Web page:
HMS Norfolk was built by Fairfield,launched 12/12/1928.Arrived at Newport for breaking up,19/2/1950.
In September 1931, HMS Norfolk was part of a mutiny that later became known as the Invergordon Mutiny. She later served with the Home Fleet until she re-commissioned for service in the East Indies Station in 1937.
At the outbreak of war in 1939, Norfolk deployed with the Home Fleet, and was involved in the chase for the German battlecruisers (or light battleships) Gneisenau and Scharnhorst, along with the Admiral Scheer. She was soon receiving numerous repairs for damage that she had received, not to mention vital modifications to the ship. Her first repairs were carried out in Belfast, after a near-miss by a torpedo from the German submarine U-47, the submarine responsible for sinking the Royal Navy battleship Royal Oak.
Shortly afterwards, bomb damage that she had received from a heavy air raid, forced her into yet another repair, this time on the Clyde. After these repairs had been completed, Norfolk proceeded to the Tyne Shipyard for a new addition to her equipment - a radar set.
In May 1941, Norfolk was the second ship to sight the Bismarck. She continued to dog the German battleship and was part of the force with Rodney and King George V that sank her. From September onwards, she was employed as an escort for the arduous Arctic Convoys. Norfolk was part of the cruiser covering force of convoy JW55B, when it engaged Scharnhorst, on 26 December 1943. She scored three hits on the German vessel which withdrew and was later caught and sunk by the Duke of York and her escorts.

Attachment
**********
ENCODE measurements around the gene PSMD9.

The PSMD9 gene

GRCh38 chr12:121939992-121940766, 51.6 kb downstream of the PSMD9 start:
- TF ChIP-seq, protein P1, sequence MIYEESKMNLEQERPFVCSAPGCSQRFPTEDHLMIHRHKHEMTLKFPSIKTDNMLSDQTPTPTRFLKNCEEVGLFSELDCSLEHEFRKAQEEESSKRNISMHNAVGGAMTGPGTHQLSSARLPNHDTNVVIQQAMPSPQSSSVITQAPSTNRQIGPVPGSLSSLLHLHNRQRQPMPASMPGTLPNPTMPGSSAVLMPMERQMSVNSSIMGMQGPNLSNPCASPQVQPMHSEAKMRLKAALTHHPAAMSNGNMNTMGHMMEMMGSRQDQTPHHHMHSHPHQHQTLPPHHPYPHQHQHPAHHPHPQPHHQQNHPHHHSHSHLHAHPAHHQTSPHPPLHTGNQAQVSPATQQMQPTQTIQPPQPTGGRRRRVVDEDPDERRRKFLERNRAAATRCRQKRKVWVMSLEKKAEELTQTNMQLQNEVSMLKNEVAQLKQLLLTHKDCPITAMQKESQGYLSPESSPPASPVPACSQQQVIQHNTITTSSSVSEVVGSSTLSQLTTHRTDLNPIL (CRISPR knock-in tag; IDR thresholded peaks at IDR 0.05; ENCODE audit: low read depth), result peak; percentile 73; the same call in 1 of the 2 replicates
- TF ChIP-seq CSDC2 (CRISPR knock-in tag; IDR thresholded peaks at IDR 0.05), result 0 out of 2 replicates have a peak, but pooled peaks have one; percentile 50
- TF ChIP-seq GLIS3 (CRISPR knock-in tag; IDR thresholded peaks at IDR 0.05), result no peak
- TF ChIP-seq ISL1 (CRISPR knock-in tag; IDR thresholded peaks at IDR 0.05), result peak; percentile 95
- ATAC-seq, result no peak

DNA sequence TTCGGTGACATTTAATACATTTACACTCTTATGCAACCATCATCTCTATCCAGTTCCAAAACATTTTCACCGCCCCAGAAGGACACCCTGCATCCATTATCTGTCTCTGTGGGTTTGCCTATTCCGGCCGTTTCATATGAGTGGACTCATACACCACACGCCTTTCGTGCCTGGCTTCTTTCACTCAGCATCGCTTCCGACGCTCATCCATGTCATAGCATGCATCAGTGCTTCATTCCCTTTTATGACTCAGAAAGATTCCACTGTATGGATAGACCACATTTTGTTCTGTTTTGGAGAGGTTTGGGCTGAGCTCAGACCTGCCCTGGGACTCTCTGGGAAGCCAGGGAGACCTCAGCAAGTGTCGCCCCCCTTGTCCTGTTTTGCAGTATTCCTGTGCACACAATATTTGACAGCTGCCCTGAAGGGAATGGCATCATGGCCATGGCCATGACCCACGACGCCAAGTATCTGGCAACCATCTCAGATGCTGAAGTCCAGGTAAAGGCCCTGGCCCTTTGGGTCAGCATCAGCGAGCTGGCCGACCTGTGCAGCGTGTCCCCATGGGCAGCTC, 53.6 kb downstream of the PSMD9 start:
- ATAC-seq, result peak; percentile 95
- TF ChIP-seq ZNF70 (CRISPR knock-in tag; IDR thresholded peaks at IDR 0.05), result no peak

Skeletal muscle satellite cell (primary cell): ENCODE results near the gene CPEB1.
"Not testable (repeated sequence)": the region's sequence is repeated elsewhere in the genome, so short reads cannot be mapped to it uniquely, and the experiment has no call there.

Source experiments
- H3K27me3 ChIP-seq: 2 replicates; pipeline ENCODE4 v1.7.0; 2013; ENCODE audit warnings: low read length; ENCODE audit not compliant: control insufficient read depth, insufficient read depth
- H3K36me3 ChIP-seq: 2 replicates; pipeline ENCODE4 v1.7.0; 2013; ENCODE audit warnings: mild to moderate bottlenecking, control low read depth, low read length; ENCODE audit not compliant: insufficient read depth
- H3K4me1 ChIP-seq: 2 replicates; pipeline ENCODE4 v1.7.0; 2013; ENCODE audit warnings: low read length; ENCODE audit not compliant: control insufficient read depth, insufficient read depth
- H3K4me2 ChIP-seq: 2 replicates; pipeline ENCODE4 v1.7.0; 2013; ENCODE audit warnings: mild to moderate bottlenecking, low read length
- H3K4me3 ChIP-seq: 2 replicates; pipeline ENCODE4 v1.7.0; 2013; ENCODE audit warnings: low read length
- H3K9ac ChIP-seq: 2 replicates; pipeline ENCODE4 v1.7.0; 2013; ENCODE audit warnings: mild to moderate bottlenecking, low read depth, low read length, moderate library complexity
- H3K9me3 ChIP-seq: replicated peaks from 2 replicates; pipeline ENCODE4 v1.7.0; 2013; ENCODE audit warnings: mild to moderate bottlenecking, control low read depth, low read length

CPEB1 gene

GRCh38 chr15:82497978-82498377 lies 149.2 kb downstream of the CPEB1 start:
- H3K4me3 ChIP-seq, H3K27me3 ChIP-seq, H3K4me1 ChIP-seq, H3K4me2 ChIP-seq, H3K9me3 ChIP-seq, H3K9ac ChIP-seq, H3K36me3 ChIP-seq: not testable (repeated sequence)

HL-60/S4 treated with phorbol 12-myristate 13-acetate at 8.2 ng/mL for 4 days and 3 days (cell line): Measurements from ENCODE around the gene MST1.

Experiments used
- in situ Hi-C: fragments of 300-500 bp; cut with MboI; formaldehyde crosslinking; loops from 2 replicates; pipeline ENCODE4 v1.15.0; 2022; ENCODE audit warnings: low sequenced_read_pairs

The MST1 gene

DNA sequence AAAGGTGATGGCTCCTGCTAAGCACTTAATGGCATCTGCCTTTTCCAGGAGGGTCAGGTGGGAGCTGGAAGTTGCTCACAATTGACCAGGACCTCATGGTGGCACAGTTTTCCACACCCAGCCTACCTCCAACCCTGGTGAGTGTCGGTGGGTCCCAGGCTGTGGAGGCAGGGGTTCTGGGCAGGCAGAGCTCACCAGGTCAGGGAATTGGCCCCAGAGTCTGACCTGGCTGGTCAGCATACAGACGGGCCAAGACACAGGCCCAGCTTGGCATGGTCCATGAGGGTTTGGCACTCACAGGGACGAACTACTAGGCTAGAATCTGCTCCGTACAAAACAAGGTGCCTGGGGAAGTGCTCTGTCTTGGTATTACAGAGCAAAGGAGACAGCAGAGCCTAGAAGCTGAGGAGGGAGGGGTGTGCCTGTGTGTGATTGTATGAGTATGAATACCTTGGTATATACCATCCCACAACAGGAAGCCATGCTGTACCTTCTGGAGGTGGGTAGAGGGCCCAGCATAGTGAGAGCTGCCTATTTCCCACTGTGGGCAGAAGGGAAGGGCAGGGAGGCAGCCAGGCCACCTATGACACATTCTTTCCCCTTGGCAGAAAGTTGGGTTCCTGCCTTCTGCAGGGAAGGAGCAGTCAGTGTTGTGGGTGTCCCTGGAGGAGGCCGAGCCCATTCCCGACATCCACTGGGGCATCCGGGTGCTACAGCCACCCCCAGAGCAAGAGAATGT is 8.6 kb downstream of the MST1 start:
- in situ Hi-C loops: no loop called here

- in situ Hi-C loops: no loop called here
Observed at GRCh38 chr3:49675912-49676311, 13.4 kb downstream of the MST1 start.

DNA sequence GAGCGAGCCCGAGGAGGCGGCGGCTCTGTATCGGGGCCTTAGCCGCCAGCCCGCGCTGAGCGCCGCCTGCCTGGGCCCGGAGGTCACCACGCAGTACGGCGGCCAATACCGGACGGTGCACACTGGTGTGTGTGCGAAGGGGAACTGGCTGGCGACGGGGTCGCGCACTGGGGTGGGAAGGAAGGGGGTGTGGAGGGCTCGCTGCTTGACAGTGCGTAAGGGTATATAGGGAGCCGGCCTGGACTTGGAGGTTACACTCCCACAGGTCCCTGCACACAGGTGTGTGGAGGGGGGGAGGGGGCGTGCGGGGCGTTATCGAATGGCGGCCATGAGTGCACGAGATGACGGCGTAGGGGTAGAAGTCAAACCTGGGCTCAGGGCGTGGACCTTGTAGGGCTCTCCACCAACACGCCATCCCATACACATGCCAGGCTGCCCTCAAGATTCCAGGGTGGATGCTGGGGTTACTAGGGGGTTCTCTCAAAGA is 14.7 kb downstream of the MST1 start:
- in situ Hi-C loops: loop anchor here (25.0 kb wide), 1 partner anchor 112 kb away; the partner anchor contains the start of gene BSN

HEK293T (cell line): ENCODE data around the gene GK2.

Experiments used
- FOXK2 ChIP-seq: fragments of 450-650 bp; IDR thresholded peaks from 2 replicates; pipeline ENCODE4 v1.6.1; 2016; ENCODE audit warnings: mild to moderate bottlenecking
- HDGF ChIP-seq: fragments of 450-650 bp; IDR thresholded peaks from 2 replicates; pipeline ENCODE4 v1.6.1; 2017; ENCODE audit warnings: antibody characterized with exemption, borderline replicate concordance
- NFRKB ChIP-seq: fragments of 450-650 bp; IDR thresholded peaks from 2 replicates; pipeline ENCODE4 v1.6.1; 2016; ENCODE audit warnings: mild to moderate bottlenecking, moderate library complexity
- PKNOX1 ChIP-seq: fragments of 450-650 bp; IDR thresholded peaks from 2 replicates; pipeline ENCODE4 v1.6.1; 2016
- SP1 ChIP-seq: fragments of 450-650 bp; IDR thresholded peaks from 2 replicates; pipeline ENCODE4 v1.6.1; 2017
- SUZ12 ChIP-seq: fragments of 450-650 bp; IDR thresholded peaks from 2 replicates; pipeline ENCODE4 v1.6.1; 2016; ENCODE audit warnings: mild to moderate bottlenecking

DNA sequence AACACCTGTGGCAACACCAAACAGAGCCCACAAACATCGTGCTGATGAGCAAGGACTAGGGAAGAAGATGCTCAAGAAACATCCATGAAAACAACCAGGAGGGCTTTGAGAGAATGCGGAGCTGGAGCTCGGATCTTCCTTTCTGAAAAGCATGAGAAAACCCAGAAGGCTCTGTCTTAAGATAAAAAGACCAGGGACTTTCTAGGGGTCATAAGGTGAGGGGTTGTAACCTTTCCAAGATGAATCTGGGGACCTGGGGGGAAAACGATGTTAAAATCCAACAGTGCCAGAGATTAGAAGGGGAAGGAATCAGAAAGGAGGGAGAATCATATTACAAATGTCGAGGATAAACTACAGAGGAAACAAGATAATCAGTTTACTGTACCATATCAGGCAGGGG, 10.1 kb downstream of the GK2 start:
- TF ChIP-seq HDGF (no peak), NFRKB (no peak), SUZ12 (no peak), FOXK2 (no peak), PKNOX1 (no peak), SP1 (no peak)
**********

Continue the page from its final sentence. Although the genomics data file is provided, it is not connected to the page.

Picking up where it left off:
She sustained damage in that confrontation, which was subsequently repaired on the Tyne, which prevented her from being involved in the historic D-day landings. When the war came to a close, Norfolk left Plymouth for a much needed refit at Malta, after transporting the Norwegian Royal family back to Oslo after their 5-year exile in London. This was followed by service in the East Indies as the flagship of the Commander-In-Chief East Indies Station.
In 1949, Norfolk returned to the UK and was placed in Reserve. On 14 February 1950, she proceeded to Newport to be broken up after a long and proud service of 22 years, in which she gained the Norfolk lineage the majority of its battle honours, including its last.